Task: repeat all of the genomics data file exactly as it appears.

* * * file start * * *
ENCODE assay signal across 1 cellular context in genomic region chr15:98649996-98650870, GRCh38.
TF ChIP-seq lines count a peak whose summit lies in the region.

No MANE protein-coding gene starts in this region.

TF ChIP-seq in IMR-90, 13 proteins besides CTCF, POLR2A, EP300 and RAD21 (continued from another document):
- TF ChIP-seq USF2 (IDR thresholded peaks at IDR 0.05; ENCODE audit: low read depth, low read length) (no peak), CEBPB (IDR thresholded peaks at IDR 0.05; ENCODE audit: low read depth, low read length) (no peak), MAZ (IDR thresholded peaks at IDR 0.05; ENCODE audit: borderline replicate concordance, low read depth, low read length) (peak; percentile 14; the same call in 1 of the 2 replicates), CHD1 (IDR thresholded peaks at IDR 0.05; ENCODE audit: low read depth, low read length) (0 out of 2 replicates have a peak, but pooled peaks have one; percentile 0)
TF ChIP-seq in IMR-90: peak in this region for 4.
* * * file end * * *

ENCODE assay signal across 1 cellular context in genomic region chr15:98649996-98650870, GRCh38.
TF ChIP-seq lines count a peak whose summit lies in the region.

No MANE protein-coding gene starts in this region.

TF ChIP-seq in IMR-90, 13 proteins besides CTCF, POLR2A, EP300 and RAD21 (continued from another document):
- TF ChIP-seq USF2 (IDR thresholded peaks at IDR 0.05; ENCODE audit: low read depth, low read length) (no peak), CEBPB (IDR thresholded peaks at IDR 0.05; ENCODE audit: low read depth, low read length) (no peak), MAZ (IDR thresholded peaks at IDR 0.05; ENCODE audit: borderline replicate concordance, low read depth, low read length) (peak; percentile 14; the same call in 1 of the 2 replicates), CHD1 (IDR thresholded peaks at IDR 0.05; ENCODE audit: low read depth, low read length) (0 out of 2 replicates have a peak, but pooled peaks have one; percentile 0)
TF ChIP-seq in IMR-90: peak in this region for 4.